36:2 – Summer 2012

What Should the US Do in Southwest Asia?
An Interview with Ambassador Zalmay Khalilzad
The United States has been at war with al-Qaeda and the Taliban regime in Afghanistan since October 7, 2001. The current Afghan conflict comprises several interacting dis­putes at international, regional, national, and local levels intertwined with regional disputes between In­dia and Pakistan, between Pakistan and Afghanistan over the border and with Taliban groups active in both countries, between Saudi Arabia and Iran, and between the United States and Iran. Zalmay Mamozy Khalilzad, the former United States Ambassador to the United Nations, Afghanistan and Iraq, outlines the current issues in the war in Afghanistan, its regional implications and assess the United State’s strategy in Afghanistan and Iran.

Empowering the Saudi Social Development Sector
Natasha M. Matic, Ph.D. & H.R.H Banderi A.R. AlFaisal
Despite Saudi Arabia’s vast contributions to international humanitarian assistance, its national social development sector remains underdeveloped. Informal giving practices, a lack of professionalism and cultural barriers underlie the problem. Natasha Matic and Princess Banderi Al-Faisal of the King Khalid Foundation argue that building organizational capacity and institutionalizing aid should improve the quality of social services, education and entrepreneurship and help decrease rising youth unemployment to maintain the Kingdom’s growth and competitiveness.

The City as a System: Future Conflict and Urban Resilience
David J. Kilcullen
Despite attempts by policymakers to move the United States away from large-scale, prolonged stability operations, history suggests that U.S. forces will continue to be involved in such for years to come. How should Washington best prepare for these future conflicts given its recent difficulties in Iraq and Afghanistan? This article attempts to address this crucial question. It argues that the future conflict environment will be characterized by connected, developing world coastal cities – broadly called ‘the city as a system’, with the primary threats being irregular, hybrid and nested. It then distills the impacts of this new environment and threats on the US military and charts out recommendations for operating in it.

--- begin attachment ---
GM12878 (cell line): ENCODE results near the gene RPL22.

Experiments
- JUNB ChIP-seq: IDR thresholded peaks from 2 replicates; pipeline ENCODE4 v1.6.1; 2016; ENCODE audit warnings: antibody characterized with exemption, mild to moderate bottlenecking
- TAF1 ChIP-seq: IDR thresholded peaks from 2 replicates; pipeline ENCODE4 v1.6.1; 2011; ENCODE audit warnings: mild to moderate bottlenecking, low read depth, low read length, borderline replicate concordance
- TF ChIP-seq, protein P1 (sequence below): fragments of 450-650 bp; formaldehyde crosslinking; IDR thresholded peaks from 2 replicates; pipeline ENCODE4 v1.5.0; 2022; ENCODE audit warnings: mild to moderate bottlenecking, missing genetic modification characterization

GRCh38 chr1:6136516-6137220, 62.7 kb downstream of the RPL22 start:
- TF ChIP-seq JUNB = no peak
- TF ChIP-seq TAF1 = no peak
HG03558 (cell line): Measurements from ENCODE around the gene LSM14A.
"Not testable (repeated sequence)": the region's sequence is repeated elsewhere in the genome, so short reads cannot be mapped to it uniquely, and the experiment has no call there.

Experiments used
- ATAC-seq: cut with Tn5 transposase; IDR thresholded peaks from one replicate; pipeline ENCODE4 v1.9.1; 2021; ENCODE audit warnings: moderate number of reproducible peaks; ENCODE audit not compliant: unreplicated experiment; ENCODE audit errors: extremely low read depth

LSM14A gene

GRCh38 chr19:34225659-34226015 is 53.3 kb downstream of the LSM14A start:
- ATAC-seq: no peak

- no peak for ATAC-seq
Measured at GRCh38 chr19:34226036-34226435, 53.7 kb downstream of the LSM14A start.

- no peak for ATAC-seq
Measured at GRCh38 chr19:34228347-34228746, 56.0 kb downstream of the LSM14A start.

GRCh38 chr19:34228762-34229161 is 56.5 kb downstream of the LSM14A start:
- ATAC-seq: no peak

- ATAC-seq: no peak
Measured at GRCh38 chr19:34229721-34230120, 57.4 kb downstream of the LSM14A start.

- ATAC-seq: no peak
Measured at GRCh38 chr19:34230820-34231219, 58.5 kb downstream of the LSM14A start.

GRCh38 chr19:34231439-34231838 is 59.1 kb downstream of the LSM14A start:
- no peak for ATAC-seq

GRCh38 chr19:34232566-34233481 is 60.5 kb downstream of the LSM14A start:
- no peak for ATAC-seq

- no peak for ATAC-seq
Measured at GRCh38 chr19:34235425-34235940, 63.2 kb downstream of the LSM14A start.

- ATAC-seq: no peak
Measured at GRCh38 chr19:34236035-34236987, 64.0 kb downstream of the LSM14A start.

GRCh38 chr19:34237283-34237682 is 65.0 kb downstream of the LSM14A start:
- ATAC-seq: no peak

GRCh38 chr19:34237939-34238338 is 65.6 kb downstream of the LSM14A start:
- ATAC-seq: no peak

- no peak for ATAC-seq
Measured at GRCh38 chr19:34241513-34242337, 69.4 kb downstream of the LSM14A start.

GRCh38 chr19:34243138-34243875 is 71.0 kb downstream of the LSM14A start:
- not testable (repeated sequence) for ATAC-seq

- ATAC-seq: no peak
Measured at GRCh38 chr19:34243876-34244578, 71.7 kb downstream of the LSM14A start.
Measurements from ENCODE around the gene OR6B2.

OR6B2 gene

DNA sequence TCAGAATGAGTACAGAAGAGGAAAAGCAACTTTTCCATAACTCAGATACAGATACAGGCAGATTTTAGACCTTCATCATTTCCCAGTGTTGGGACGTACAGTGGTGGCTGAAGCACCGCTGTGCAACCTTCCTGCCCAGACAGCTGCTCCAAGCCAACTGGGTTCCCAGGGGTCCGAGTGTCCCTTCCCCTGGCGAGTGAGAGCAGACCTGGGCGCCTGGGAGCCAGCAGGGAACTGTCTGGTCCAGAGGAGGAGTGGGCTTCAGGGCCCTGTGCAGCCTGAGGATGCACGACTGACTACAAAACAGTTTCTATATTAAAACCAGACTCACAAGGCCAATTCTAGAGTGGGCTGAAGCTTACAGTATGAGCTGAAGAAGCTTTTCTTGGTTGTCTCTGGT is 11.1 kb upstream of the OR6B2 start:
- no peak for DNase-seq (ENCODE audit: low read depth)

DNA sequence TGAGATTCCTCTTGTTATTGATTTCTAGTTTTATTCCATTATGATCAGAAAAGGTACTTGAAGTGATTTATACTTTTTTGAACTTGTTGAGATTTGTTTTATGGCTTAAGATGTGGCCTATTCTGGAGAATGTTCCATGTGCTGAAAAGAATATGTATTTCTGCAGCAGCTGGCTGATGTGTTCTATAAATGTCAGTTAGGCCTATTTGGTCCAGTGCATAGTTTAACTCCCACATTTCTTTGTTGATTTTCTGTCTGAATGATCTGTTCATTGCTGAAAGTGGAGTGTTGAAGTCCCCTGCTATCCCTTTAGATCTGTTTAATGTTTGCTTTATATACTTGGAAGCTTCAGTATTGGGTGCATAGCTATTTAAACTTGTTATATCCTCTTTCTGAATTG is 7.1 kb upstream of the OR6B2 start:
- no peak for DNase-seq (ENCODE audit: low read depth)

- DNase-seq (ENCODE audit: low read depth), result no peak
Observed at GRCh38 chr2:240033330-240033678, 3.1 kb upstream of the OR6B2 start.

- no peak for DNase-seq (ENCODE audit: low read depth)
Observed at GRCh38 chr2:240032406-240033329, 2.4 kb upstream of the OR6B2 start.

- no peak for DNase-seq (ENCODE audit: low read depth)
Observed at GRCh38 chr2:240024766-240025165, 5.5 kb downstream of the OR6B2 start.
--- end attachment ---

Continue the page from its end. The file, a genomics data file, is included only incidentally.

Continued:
Advancing Human Rights and the Prospect for Democracy in North Korea
Carl Gershman
American policymakers tend to fixate on North Korea’s nuclear program and provocative international behavior, failing to appreciate the extent to which the country’s totalitarian system is steadily eroding.  In the post-Kim Jong Il era, possibilities for internal political and economic change and the eventual reunification of the Korean peninsula are clearer than ever before.  Carl Gershman of the National Endowment for Democracy discusses the origins and evolution of the new conditions in North Korea and argues that now is the the time to start preparing for the coming change.

Managing Public Perceptions: New Wealth and Corruption in Brazil
Monica Arruda de Almeida
Following Brazilian president Dilma Rousseff’s inauguration in 2011, a series of corruption scandals emerged within the highest echelon of her administration. The scandals threatened to blemish Rousseff’s reputation as a pragmatic technocrat with little tolerance for petty politics and administrative incompetence. This article looks at how extensive corruption is in Brazil as well as the ability of the administration of Rousseff to persistently resist criticism.

Alternating Demonstrations: Political Protest and the Government Response in Angola
Rafael Marques de Morais
After decades of war, repression, and authoritarian rule, the fear that has gripped the Angolan people is cracking under the bold protests of a few daring individuals. Their actions are reverberating throughout Angolan society and catalyzing the important democratic shifts occurring throughout the country.  Rafael Marques de Morais discusses the weakening power of the administration’s historic tools of control and the possible tone of future popular uprisings.